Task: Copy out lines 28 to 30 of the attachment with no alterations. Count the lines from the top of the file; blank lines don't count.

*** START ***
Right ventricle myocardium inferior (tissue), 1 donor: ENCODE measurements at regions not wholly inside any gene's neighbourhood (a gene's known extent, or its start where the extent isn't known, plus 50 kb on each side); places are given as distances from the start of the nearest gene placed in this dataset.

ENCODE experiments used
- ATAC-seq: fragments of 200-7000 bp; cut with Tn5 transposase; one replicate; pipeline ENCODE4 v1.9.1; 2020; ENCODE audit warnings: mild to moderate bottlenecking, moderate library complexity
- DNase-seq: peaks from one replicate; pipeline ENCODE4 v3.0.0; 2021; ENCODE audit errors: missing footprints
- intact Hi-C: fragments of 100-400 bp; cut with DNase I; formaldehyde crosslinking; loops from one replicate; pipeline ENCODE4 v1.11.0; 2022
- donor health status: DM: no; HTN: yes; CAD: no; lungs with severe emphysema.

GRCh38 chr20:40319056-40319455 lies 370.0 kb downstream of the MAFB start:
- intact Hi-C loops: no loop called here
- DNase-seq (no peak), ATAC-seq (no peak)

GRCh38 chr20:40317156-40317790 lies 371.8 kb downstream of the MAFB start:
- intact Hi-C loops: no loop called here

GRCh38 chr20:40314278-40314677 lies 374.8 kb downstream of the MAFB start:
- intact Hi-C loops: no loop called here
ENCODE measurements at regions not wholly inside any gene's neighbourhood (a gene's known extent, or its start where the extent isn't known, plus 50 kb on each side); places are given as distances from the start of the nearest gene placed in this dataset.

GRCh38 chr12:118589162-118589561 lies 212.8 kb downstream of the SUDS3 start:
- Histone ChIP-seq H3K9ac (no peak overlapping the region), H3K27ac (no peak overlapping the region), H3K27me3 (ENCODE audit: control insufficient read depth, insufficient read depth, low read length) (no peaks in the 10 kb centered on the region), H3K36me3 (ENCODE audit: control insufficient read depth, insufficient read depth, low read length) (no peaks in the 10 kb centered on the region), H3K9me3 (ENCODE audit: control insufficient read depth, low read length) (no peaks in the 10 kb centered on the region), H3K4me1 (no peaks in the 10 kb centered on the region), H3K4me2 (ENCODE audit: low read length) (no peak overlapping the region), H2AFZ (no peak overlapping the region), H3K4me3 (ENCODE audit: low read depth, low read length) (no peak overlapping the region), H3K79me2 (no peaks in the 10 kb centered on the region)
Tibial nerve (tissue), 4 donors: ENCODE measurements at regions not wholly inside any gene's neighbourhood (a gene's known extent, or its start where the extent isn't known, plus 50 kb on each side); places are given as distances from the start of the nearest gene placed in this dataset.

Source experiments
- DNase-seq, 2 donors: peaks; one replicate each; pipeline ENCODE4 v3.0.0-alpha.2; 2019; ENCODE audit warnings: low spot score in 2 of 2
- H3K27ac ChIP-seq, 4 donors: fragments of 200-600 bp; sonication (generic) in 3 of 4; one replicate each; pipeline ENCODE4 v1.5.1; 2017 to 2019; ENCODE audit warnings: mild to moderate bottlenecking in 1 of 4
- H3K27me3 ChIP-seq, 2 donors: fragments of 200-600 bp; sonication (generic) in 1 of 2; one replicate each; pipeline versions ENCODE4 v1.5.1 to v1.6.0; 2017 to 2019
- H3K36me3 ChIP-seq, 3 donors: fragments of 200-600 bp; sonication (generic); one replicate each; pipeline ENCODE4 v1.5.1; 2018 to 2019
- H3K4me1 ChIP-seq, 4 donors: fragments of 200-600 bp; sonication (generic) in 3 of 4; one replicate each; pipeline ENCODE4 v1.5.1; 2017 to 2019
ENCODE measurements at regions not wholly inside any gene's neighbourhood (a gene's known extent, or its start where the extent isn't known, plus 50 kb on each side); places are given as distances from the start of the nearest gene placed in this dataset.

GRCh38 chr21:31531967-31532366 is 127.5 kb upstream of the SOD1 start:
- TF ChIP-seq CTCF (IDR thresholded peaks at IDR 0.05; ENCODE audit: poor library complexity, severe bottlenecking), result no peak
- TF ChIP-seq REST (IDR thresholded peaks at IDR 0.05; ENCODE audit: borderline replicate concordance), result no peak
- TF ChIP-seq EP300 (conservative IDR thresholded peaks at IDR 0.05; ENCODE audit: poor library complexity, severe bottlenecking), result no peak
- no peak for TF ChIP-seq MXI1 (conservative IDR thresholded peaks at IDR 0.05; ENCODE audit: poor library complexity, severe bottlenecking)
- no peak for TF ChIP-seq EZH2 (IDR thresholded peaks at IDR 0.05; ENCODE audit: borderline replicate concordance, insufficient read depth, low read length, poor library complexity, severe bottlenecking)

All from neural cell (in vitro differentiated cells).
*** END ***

- TF ChIP-seq EP300 (conservative IDR thresholded peaks at IDR 0.05; ENCODE audit: poor library complexity, severe bottlenecking), result no peak
- no peak for TF ChIP-seq MXI1 (conservative IDR thresholded peaks at IDR 0.05; ENCODE audit: poor library complexity, severe bottlenecking)
- no peak for TF ChIP-seq EZH2 (IDR thresholded peaks at IDR 0.05; ENCODE audit: borderline replicate concordance, insufficient read depth, low read length, poor library complexity, severe bottlenecking)